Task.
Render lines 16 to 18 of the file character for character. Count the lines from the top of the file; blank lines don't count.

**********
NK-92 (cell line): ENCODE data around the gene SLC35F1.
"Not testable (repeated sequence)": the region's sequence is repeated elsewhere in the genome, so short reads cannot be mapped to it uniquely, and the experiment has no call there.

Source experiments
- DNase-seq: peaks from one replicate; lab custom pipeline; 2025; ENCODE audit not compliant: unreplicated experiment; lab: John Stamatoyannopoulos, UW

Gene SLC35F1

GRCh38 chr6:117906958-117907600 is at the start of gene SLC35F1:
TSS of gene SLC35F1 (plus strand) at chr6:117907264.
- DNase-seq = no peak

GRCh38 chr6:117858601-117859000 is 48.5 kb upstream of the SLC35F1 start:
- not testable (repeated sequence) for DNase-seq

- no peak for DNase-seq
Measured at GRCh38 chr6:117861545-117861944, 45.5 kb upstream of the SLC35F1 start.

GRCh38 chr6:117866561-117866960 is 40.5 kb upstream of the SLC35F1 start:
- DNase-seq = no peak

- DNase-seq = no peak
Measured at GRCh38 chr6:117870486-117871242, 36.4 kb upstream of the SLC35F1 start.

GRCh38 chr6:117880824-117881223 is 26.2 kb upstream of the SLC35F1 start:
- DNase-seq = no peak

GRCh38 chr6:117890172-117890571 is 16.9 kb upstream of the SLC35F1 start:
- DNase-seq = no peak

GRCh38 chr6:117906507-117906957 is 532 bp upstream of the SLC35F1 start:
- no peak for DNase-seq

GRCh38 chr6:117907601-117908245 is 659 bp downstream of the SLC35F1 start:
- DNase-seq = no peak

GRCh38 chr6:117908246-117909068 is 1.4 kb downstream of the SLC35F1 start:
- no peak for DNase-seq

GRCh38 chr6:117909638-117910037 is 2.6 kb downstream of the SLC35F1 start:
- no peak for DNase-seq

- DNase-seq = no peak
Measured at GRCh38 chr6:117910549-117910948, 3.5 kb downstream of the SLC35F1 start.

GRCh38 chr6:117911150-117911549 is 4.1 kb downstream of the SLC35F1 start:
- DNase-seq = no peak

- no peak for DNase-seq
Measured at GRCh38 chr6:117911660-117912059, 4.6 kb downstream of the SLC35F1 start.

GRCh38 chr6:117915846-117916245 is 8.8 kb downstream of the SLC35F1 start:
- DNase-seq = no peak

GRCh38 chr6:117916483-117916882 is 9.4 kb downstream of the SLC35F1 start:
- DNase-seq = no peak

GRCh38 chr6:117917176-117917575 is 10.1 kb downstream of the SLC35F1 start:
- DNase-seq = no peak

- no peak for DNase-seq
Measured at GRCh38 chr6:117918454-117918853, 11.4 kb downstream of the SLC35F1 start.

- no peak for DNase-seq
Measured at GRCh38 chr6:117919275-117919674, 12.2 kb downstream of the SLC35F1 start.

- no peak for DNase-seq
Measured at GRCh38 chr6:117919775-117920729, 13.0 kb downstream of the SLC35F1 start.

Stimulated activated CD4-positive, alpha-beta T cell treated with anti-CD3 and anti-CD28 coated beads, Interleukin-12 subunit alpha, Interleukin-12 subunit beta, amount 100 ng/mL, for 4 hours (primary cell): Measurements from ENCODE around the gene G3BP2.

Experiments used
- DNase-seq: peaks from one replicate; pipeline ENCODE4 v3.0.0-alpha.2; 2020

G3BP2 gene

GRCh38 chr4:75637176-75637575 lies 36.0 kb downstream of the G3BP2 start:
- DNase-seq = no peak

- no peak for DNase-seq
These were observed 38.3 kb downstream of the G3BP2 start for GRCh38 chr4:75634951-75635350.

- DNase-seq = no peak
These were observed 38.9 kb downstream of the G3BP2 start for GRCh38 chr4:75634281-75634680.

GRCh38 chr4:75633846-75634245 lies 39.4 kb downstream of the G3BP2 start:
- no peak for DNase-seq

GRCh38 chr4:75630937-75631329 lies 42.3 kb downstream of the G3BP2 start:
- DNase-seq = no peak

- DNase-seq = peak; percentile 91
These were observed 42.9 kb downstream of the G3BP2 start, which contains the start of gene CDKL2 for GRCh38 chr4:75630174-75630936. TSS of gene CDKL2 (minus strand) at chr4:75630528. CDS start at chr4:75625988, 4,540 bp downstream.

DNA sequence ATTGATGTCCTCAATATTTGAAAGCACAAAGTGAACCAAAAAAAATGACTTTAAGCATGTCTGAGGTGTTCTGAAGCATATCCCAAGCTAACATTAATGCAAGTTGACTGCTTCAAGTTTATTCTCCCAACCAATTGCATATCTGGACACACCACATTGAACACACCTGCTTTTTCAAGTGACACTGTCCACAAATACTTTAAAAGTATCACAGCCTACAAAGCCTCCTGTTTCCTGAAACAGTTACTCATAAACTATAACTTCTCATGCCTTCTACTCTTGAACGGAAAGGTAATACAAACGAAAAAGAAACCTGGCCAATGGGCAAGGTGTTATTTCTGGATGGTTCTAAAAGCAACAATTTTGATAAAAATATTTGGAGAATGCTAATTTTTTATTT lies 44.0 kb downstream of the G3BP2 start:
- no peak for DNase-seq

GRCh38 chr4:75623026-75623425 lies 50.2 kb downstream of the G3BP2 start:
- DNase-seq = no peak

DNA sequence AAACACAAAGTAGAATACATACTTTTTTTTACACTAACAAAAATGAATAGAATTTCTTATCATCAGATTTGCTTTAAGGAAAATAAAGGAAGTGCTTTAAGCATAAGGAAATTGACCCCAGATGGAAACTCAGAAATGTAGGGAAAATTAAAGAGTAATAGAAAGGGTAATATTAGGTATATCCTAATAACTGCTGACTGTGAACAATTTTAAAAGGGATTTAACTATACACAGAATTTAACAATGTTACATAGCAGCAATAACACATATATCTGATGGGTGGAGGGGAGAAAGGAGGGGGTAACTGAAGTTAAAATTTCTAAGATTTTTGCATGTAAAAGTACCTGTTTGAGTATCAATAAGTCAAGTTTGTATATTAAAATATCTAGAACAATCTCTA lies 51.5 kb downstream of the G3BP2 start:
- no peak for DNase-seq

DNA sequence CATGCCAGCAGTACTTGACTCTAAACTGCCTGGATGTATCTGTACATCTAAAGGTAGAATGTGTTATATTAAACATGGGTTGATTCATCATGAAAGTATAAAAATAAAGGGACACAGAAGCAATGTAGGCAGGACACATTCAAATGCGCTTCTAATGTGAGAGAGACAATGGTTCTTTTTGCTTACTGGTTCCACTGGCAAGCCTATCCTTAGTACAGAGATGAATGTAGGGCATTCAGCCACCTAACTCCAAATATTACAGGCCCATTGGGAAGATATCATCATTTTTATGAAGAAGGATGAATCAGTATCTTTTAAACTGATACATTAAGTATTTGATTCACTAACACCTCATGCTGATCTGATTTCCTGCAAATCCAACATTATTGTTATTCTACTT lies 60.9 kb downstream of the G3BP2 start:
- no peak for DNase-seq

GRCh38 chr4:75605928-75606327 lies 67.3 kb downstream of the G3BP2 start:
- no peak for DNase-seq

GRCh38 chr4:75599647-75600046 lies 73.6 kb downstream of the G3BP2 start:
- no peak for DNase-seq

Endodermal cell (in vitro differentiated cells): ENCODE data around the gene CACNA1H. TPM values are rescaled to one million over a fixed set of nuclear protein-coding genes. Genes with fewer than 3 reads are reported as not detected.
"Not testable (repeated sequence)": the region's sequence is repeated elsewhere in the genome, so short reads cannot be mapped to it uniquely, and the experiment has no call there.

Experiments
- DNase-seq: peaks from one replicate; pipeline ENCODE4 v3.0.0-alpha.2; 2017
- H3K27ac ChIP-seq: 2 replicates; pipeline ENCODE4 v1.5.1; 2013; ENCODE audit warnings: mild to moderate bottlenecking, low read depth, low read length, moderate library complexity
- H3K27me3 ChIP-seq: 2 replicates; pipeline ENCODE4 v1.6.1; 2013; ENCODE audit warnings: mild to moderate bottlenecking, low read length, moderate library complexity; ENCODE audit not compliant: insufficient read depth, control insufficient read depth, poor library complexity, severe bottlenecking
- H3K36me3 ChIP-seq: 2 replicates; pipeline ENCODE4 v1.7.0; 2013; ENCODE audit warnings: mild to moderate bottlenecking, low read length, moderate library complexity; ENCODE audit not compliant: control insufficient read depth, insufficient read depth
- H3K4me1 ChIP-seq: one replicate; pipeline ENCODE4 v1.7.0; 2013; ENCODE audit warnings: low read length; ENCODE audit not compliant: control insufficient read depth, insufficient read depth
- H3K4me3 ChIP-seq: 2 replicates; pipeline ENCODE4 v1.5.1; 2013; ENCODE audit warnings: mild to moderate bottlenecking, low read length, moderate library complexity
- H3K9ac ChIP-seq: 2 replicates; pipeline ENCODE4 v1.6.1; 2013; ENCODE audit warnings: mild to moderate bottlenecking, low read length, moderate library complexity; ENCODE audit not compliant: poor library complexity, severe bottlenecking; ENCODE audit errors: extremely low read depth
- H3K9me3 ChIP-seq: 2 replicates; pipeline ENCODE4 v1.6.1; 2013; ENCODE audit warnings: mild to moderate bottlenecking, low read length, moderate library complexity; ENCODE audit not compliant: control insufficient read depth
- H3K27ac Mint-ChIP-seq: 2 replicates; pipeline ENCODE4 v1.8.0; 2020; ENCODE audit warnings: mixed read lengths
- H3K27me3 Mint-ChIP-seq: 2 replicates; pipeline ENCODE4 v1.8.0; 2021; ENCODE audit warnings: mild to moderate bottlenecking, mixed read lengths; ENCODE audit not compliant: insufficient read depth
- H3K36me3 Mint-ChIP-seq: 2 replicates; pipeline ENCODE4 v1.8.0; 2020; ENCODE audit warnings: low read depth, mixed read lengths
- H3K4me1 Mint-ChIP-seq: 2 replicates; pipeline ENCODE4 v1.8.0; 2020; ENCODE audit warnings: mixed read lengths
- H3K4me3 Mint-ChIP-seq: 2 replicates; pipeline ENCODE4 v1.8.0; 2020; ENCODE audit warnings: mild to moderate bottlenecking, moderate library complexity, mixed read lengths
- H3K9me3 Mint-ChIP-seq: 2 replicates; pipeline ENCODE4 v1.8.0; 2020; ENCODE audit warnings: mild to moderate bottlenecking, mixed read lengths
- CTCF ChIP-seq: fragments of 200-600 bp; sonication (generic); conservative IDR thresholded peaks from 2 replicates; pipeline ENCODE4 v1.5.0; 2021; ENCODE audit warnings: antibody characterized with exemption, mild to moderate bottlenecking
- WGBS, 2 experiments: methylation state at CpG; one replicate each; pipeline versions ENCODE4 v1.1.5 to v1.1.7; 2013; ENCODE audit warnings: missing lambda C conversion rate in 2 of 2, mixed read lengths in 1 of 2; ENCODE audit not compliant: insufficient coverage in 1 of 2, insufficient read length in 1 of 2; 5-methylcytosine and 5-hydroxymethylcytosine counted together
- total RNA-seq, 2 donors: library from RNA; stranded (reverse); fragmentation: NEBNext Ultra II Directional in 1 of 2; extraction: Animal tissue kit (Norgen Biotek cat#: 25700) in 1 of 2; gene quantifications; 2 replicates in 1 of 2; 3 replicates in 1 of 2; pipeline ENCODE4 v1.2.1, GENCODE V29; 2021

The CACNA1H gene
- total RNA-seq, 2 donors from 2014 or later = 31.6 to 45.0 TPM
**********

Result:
Measured at GRCh38 chr6:117870486-117871242, 36.4 kb upstream of the SLC35F1 start.

GRCh38 chr6:117880824-117881223 is 26.2 kb upstream of the SLC35F1 start:
- DNase-seq = no peak